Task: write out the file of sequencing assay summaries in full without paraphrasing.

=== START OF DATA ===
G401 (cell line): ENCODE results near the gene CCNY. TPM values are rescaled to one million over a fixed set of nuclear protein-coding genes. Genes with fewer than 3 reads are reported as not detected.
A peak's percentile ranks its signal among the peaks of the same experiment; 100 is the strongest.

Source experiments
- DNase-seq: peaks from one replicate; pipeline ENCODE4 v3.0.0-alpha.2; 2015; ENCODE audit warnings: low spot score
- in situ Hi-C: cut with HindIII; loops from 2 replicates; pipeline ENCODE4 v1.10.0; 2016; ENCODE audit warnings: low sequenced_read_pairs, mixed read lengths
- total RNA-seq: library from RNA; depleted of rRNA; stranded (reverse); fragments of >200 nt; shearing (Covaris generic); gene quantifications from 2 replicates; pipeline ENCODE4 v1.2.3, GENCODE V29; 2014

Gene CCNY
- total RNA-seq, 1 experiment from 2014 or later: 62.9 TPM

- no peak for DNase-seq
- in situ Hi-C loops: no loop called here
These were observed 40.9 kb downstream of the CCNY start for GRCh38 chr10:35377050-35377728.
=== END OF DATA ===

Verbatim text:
G401 (cell line): ENCODE results near the gene CCNY. TPM values are rescaled to one million over a fixed set of nuclear protein-coding genes. Genes with fewer than 3 reads are reported as not detected.
A peak's percentile ranks its signal among the peaks of the same experiment; 100 is the strongest.

Source experiments
- DNase-seq: peaks from one replicate; pipeline ENCODE4 v3.0.0-alpha.2; 2015; ENCODE audit warnings: low spot score
- in situ Hi-C: cut with HindIII; loops from 2 replicates; pipeline ENCODE4 v1.10.0; 2016; ENCODE audit warnings: low sequenced_read_pairs, mixed read lengths
- total RNA-seq: library from RNA; depleted of rRNA; stranded (reverse); fragments of >200 nt; shearing (Covaris generic); gene quantifications from 2 replicates; pipeline ENCODE4 v1.2.3, GENCODE V29; 2014

Gene CCNY
- total RNA-seq, 1 experiment from 2014 or later: 62.9 TPM

- no peak for DNase-seq
- in situ Hi-C loops: no loop called here
These were observed 40.9 kb downstream of the CCNY start for GRCh38 chr10:35377050-35377728.